As much as we might not want to believe it, most of your customers don’t possess the same passion for your company and product as you do and are not actively thinking how to improve NPS. In fact, the overwhelming majority will likely not give a second thought to you once they’d bought the product or service and moved on with their lives.
It can be a monumental effort to get large scale feedback from your customers, which is why you have to make it as easy as possible for them to give it to you. If the average customer senses there’s going to be a lot of effort involved in giving feedback, then they’re likely to switch off immediately, leaving your NPS skewed by only your most passionate detractors and promoters.
So how do you make the feedback process simple?
- First follow the advice in point four of this article and personalise the survey. You’re much more likely to get a response.
- Get the timing right. Send the survey after the customer has had time to use and understand the product, a good guideline is between 14 and 30 days following purchase.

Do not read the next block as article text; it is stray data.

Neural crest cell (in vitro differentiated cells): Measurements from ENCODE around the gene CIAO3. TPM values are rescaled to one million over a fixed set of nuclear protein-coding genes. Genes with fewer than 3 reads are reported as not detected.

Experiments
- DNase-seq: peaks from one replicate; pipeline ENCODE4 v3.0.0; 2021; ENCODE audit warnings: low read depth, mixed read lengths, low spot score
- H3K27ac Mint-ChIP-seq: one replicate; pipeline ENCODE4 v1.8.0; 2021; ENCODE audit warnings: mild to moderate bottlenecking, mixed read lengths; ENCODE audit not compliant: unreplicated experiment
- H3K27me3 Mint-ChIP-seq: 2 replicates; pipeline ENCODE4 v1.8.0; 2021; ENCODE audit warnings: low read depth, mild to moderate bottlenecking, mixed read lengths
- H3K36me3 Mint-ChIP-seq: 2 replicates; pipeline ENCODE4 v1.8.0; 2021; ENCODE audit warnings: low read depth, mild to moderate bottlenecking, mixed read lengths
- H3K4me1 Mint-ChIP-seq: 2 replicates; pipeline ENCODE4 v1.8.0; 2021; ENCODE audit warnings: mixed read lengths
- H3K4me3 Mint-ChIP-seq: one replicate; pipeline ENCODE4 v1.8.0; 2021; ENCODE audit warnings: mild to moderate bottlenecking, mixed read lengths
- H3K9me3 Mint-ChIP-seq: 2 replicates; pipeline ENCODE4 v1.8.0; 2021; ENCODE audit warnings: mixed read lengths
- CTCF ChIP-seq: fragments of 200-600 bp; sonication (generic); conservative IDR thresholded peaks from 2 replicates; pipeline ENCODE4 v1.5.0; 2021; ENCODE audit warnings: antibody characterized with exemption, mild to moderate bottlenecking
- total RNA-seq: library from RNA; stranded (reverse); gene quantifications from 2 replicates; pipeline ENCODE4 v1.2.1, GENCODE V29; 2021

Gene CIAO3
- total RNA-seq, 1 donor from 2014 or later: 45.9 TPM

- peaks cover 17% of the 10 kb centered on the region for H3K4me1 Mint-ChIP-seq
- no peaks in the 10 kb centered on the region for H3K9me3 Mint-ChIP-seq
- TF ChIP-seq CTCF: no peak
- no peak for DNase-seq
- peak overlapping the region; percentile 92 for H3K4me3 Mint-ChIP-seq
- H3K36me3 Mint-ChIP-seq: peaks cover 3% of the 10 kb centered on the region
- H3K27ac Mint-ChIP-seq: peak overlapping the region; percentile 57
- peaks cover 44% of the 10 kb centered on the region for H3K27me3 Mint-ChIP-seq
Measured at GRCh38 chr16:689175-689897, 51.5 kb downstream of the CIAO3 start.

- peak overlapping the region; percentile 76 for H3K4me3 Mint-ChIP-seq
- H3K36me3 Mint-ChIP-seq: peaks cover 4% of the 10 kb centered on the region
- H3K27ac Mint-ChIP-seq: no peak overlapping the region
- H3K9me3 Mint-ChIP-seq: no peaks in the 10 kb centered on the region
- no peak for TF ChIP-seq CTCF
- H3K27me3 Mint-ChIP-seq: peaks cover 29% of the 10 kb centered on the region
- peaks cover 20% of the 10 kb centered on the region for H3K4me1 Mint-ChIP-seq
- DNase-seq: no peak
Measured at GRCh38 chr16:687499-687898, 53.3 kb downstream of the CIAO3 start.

- Never add extra questions, keep it to just, “How likely are you to recommend the product” and “Why did you give the score”. More questions at this stage will simply lower your response rate.
- Make the ratings box large and bold, with just one simple click needed to complete.
This doesn’t just apply to your initial NPS surveys either, you should also make it easy for your customers to complain too. As counter-intuitive as this might sound, your detractors are going to offer the most valuable information (the pain points you need to improve) so you want them most of all to be telling you what you’re doing wrong.
Many detractors will simply not leave any feedback at all, instead make it easy for them and you get more information. This might actually hurt your NPS in the short term (with an increased number of negative scores) but the knowledge gained long term is going to pay dividends and eventually increase your score.